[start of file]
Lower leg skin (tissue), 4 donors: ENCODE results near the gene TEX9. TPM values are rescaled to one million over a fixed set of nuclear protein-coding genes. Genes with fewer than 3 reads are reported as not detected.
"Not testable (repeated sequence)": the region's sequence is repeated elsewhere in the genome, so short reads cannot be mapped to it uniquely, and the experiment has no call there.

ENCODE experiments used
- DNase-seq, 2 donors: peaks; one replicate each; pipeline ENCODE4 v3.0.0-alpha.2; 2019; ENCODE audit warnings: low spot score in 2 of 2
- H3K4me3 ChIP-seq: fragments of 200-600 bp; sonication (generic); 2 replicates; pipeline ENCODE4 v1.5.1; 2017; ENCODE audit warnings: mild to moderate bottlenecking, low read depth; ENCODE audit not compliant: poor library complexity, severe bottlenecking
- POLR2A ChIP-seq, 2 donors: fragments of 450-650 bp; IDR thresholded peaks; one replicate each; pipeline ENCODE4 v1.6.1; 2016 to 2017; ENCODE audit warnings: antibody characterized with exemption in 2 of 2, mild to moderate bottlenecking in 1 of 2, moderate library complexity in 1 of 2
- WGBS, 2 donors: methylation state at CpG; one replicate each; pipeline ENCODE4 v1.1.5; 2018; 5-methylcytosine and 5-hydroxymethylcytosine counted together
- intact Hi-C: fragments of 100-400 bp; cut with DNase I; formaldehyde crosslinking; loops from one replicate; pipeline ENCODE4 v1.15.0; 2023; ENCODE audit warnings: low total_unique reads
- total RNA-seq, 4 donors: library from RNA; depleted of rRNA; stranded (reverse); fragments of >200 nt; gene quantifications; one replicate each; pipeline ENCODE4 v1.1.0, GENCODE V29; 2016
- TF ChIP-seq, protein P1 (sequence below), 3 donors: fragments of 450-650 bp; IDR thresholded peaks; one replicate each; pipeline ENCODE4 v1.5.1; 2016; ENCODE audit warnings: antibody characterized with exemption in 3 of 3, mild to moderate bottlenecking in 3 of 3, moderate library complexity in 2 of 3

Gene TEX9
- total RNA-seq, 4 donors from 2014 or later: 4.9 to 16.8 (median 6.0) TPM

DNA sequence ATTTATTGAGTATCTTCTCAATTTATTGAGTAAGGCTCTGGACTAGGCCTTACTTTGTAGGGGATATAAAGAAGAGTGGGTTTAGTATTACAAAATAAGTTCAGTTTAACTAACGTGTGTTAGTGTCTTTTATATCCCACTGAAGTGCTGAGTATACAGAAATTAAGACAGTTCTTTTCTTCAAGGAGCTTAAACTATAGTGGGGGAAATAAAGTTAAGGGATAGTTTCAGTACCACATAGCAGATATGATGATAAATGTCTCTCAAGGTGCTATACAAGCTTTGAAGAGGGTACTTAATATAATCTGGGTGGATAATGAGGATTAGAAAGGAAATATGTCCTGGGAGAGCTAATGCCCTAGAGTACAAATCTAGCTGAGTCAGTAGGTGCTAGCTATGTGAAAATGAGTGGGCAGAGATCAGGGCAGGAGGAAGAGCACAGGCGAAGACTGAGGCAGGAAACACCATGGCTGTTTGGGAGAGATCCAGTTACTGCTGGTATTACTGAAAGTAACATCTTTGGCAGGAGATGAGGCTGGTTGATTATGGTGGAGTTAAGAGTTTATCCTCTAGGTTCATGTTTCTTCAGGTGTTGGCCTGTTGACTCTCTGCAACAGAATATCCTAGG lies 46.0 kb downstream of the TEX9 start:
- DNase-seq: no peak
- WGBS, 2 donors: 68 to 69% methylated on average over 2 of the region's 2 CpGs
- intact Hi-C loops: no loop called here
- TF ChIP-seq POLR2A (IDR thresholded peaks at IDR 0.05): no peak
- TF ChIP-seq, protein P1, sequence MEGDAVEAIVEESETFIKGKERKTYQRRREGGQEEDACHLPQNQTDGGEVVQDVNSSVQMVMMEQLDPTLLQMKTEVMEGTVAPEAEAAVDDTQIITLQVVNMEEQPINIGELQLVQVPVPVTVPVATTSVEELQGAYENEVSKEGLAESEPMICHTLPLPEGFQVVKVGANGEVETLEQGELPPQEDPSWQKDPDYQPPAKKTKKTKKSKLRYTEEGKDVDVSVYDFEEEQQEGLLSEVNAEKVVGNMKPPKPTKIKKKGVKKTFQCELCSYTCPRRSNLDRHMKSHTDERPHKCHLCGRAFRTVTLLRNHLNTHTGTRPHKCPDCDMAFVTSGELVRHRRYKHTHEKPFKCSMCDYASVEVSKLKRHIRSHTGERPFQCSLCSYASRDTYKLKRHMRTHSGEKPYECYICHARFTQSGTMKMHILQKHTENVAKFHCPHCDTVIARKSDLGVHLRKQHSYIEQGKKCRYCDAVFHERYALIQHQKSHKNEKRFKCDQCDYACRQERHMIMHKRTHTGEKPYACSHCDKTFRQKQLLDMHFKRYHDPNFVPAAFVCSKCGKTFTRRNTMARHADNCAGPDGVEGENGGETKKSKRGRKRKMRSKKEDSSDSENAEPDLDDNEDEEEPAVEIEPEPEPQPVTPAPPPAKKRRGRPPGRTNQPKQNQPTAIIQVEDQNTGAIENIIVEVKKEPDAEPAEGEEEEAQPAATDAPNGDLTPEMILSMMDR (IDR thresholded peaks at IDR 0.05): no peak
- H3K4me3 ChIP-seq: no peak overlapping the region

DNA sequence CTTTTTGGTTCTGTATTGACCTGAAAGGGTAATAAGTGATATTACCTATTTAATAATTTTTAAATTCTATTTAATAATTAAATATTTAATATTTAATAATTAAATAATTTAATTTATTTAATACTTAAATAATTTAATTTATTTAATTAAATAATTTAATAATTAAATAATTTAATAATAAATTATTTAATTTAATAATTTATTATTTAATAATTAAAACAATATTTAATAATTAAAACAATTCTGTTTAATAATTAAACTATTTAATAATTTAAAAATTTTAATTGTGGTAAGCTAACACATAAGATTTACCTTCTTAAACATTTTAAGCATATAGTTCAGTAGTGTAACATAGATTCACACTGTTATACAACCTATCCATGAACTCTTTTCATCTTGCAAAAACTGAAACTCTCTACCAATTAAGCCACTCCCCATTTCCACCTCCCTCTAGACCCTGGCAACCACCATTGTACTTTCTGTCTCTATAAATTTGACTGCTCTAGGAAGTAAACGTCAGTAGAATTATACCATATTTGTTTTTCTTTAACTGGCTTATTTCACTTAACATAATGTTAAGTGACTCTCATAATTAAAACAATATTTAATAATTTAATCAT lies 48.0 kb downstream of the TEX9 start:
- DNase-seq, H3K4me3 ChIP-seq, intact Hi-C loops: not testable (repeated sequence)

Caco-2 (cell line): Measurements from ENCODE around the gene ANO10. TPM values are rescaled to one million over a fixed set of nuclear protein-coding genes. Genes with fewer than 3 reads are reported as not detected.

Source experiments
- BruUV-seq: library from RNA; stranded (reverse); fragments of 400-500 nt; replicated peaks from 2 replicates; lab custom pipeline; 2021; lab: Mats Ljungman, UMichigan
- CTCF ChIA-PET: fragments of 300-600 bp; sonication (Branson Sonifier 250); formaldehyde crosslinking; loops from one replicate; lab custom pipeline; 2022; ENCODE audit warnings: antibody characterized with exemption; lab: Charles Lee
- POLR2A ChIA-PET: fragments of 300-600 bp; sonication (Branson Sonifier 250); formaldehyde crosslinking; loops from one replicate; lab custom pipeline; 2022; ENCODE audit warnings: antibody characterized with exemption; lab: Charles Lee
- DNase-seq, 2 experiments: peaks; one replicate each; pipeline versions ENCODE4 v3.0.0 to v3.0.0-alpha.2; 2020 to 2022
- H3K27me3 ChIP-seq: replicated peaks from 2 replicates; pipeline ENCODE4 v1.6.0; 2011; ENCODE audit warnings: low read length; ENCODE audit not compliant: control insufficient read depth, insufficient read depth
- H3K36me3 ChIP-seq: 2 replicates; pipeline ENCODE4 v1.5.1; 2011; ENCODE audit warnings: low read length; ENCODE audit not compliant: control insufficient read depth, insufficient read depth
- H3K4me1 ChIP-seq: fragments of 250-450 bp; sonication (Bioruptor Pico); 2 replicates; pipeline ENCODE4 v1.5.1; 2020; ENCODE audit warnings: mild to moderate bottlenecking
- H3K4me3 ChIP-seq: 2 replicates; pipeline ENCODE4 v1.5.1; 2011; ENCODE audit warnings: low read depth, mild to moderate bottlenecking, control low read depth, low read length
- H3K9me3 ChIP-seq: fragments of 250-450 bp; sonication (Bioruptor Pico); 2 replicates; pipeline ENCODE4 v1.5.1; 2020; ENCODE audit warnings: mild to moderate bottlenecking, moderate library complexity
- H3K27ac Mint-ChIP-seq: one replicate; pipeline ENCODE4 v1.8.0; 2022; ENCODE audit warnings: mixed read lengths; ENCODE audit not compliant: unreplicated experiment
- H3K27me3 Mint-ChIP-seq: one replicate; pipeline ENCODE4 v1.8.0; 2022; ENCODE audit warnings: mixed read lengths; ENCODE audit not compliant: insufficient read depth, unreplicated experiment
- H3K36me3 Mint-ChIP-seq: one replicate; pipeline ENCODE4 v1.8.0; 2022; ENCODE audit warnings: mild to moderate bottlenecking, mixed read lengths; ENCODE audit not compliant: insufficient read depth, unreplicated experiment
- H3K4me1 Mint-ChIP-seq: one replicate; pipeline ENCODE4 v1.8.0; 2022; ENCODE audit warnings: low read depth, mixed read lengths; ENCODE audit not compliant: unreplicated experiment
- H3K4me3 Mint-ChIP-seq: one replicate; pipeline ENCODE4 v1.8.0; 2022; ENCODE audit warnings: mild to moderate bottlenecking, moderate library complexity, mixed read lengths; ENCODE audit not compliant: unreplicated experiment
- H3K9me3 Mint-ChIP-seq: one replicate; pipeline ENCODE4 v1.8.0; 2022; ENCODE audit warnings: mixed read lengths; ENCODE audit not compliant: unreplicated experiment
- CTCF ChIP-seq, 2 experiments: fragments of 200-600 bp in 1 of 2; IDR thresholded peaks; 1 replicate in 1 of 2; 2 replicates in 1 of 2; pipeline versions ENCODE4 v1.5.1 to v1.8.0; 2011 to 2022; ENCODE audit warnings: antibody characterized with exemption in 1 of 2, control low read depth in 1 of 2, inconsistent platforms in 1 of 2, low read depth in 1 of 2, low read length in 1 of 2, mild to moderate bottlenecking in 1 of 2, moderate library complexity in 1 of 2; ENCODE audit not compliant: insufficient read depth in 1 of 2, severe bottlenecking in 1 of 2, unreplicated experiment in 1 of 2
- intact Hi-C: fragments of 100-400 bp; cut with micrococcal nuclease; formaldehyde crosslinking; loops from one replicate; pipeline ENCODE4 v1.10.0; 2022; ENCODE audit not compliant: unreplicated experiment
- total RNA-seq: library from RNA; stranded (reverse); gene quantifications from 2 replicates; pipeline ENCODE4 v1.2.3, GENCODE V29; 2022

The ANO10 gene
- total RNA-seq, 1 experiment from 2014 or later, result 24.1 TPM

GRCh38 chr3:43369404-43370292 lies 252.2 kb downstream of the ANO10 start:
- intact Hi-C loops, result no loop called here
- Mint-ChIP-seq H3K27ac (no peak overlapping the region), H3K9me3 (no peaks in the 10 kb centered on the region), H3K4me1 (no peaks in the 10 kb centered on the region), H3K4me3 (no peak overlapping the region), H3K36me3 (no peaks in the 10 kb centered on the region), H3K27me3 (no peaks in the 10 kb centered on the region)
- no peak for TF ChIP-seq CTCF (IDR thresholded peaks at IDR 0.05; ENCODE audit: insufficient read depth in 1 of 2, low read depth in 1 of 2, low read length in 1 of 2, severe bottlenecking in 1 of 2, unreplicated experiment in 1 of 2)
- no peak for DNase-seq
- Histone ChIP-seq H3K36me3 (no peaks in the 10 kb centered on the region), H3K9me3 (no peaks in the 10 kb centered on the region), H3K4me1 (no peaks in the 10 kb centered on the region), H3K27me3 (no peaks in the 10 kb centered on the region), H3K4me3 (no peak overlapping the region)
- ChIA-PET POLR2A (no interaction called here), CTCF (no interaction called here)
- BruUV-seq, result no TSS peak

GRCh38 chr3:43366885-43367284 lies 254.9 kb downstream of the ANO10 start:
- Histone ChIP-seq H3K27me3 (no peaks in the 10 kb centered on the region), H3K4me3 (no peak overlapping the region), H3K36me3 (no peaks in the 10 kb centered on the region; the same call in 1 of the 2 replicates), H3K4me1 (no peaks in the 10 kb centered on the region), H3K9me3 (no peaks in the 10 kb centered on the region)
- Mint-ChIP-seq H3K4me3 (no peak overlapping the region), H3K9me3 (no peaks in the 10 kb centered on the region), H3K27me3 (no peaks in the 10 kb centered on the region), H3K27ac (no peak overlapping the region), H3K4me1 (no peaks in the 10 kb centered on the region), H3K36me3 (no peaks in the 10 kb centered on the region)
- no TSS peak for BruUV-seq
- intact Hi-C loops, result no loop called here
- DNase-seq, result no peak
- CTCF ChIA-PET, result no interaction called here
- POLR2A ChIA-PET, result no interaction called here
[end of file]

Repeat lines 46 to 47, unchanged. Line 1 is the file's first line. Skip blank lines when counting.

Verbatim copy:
- Mint-ChIP-seq H3K27ac (no peak overlapping the region), H3K9me3 (no peaks in the 10 kb centered on the region), H3K4me1 (no peaks in the 10 kb centered on the region), H3K4me3 (no peak overlapping the region), H3K36me3 (no peaks in the 10 kb centered on the region), H3K27me3 (no peaks in the 10 kb centered on the region)
- no peak for TF ChIP-seq CTCF (IDR thresholded peaks at IDR 0.05; ENCODE audit: insufficient read depth in 1 of 2, low read depth in 1 of 2, low read length in 1 of 2, severe bottlenecking in 1 of 2, unreplicated experiment in 1 of 2)